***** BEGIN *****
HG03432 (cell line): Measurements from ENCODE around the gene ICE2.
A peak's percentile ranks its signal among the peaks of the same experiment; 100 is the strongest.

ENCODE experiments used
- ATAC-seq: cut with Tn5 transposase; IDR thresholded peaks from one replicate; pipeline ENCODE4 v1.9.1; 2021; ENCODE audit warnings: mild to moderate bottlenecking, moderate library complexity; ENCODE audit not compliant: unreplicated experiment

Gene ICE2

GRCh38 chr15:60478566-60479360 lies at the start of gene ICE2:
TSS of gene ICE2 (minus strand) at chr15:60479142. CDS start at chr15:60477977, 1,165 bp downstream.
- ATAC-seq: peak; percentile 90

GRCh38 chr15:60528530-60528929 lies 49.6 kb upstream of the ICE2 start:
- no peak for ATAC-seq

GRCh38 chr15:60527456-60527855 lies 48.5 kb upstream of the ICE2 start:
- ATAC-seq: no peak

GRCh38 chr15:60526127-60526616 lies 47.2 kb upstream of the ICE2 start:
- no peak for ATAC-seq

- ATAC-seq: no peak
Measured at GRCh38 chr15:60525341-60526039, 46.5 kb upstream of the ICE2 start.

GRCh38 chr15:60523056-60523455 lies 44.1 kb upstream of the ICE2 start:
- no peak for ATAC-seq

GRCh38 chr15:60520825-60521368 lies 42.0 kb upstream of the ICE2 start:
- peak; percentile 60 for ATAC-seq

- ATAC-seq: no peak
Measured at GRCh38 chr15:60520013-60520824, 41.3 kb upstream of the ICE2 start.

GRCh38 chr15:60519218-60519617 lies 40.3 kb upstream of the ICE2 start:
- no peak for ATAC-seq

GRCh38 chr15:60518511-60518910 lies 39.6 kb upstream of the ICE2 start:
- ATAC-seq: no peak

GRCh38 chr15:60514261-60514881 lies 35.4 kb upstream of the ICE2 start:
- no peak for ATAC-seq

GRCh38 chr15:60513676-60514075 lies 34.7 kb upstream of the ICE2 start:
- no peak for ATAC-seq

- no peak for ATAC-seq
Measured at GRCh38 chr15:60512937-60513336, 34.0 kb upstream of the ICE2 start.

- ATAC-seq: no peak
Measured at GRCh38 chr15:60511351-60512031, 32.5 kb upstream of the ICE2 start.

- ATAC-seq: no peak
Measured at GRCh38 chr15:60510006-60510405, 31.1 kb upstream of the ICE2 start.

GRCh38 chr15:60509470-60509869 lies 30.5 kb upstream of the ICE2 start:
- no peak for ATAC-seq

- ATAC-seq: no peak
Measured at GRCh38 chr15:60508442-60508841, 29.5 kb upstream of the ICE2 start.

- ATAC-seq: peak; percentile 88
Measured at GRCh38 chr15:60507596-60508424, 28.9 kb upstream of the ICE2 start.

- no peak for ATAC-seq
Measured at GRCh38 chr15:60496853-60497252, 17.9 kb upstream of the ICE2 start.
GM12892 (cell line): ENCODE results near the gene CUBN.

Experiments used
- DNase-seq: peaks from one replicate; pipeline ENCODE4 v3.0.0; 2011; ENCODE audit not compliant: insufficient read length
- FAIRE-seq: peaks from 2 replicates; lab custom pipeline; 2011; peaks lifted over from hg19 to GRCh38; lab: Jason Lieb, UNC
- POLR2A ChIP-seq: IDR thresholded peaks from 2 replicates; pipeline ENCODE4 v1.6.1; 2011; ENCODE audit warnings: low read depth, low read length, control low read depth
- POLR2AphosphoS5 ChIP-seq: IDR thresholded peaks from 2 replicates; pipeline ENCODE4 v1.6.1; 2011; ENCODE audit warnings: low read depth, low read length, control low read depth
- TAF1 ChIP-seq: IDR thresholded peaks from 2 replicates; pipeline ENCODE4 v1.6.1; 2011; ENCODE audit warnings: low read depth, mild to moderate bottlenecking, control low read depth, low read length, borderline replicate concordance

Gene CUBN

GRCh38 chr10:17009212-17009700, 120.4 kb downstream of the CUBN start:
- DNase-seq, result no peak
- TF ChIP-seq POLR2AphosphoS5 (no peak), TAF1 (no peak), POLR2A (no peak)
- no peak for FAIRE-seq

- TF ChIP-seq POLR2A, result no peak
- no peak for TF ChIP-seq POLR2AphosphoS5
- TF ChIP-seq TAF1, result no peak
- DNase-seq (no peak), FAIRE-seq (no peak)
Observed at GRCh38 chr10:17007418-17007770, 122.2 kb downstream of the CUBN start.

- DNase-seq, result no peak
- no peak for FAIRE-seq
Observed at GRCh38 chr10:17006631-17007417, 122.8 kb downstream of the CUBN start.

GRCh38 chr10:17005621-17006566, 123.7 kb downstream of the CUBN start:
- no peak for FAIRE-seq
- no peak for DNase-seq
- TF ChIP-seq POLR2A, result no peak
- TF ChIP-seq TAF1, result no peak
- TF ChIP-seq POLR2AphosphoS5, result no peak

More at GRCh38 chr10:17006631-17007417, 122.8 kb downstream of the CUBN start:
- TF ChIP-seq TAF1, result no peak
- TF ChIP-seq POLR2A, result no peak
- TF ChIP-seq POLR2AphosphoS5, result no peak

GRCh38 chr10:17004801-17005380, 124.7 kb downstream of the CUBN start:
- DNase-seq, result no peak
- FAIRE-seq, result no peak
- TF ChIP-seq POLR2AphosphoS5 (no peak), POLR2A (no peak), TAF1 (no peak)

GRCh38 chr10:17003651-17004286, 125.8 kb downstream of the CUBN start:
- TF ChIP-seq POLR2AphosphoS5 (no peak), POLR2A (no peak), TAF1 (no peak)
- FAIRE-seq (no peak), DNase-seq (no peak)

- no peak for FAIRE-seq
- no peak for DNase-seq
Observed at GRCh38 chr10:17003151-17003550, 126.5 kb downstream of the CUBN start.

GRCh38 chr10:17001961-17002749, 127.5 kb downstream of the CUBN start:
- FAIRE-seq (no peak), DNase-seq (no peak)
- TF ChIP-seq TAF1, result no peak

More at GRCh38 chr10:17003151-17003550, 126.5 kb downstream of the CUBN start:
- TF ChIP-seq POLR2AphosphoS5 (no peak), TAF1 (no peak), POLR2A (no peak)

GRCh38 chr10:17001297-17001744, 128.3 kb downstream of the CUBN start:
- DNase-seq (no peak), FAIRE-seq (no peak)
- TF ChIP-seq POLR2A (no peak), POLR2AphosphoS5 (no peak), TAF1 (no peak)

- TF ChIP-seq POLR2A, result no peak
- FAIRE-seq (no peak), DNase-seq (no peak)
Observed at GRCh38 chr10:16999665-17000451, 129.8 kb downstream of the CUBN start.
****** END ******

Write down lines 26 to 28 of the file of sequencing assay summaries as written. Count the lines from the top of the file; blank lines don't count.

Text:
- ATAC-seq: no peak

GRCh38 chr15:60514261-60514881 lies 35.4 kb upstream of the ICE2 start:
- no peak for ATAC-seq